One of the principal debates on the topic of the privatization of security is on the question of efficacy. Does privatizing security cost us less money? Expert opinions on the topic are divided. A simple comparison between contractors and soldiers shows that a contractor’s salary is typically higher. This is one of the main reasons why many prefer a private military subcontractor (PMSC) career over the extension of their military contract. Yet, the cost of privatization does not end in salaries alone. By privatizing, the state saves money on training, which is done either by the companies or initially by the military itself. The state also saves money on benefits. In an interview to Frontline in 2005, Doug Brooks, the President of International Peace Operations Association stated that:
“In terms of salary to salary, if you take a look at, say, a corporal in Iraq, [he]'s probably getting $18,000 a year, which isn't much. But for the U.S., it's costing about $25,000 a month to keep that corporal in Iraq just because of all of the military services and support and so on that goes for that individual. A close protection person or a personal security person -- and you're talking about a former Special Forces person with 30 years' experience in the military, and then experience doing personal security -- they may get upwards of $750 a day to do that job.”
So PMSCs do save money for tax payers after all, don’t then? Not so fast…A broader outlook uncovers some disturbing implications of the privatization of security. A master’s thesis by Allison Halpin at the University of Kansas entitled “US Government Outsourcing, the Private Military Industry, and Operation Iraqi Freedom: A Case Study in Conflict Contracting” addresses some of the unintended consequences and broader implications of outsourcing security. Halpin highlight problematic practices of PMSCs such as waste, fraud, and corruption, all significantly increasing the costs of the wars. Halpin summarizes her work by saying that though in theory outsourcing of military services can work, in the cases she examined that was not the reality. With dubious contracts, lack of competition, poor regulation, and a strong PMSC lobby, the US outsourcing of security is not as effective as one would be led to believe.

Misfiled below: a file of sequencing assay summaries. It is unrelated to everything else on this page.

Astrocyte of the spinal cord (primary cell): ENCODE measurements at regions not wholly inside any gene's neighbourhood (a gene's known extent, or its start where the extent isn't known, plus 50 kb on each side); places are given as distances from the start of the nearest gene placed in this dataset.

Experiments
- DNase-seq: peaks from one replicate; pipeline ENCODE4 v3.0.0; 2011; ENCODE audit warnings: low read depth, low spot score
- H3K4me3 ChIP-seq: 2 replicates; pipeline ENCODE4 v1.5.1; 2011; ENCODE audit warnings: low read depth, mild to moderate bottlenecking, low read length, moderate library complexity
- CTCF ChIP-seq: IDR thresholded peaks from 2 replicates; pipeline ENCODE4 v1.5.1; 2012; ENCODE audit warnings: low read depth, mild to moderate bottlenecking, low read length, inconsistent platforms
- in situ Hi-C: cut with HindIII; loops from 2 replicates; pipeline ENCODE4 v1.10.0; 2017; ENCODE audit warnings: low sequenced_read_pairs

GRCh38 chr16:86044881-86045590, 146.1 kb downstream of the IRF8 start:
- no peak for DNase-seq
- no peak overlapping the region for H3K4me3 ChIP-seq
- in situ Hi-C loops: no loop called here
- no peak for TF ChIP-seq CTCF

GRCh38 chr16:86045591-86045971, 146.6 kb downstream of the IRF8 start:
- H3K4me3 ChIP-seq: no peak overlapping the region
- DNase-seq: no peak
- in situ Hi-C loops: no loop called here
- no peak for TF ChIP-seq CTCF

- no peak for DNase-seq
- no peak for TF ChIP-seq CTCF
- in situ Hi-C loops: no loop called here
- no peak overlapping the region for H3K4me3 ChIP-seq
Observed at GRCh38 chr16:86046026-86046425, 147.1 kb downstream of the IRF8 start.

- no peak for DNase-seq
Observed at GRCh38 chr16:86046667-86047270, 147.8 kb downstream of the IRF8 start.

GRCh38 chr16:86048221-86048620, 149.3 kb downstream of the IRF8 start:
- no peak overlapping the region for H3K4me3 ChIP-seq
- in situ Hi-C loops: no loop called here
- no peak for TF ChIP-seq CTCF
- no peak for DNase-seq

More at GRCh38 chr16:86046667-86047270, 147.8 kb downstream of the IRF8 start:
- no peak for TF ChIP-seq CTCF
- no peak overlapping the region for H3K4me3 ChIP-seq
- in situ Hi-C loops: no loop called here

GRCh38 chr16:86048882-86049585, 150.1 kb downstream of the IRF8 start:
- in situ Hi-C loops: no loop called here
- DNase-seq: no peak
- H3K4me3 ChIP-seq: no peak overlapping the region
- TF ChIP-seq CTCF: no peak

Nonetheless the question still stands: Can PMSC decrease the costs of armed conflict? The answer is that it is not clear since no systematic and comprehensive studies have been conducted on the topic. In order for us to know that there is a need for a comprehensive study that will include direct and indirect costs, intended and unintended consequences, and counterfactual scenarios.